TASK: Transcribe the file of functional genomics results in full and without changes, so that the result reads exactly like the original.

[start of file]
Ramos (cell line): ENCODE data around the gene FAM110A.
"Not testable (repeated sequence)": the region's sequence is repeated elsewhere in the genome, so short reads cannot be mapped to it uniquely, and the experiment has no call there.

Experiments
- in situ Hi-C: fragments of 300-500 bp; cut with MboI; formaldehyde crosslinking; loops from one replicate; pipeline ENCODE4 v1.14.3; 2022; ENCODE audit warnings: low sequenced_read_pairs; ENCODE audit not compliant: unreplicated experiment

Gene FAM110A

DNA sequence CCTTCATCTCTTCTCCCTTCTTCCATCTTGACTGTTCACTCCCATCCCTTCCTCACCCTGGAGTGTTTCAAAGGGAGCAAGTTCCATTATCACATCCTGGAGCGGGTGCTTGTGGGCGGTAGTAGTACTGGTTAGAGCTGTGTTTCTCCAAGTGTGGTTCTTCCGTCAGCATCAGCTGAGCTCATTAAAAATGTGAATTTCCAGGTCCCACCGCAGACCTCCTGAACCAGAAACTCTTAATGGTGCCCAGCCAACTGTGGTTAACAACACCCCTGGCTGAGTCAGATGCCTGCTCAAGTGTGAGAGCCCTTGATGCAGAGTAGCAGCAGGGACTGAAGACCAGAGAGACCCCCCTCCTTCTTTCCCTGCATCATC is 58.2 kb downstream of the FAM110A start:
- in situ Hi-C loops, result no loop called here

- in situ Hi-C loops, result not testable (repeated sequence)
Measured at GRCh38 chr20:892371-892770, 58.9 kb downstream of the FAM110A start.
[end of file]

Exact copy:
Ramos (cell line): ENCODE data around the gene FAM110A.
"Not testable (repeated sequence)": the region's sequence is repeated elsewhere in the genome, so short reads cannot be mapped to it uniquely, and the experiment has no call there.

Experiments
- in situ Hi-C: fragments of 300-500 bp; cut with MboI; formaldehyde crosslinking; loops from one replicate; pipeline ENCODE4 v1.14.3; 2022; ENCODE audit warnings: low sequenced_read_pairs; ENCODE audit not compliant: unreplicated experiment

Gene FAM110A

DNA sequence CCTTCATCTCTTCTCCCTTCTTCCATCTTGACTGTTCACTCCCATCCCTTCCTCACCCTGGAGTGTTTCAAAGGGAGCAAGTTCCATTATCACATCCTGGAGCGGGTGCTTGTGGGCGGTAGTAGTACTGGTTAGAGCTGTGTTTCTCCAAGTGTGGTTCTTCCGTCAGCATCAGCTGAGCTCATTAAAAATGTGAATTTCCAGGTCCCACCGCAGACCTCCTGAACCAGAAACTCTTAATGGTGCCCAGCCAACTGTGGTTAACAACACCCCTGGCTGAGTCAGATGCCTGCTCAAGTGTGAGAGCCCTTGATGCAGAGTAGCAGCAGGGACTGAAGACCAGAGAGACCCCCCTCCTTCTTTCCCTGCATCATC is 58.2 kb downstream of the FAM110A start:
- in situ Hi-C loops, result no loop called here

- in situ Hi-C loops, result not testable (repeated sequence)
Measured at GRCh38 chr20:892371-892770, 58.9 kb downstream of the FAM110A start.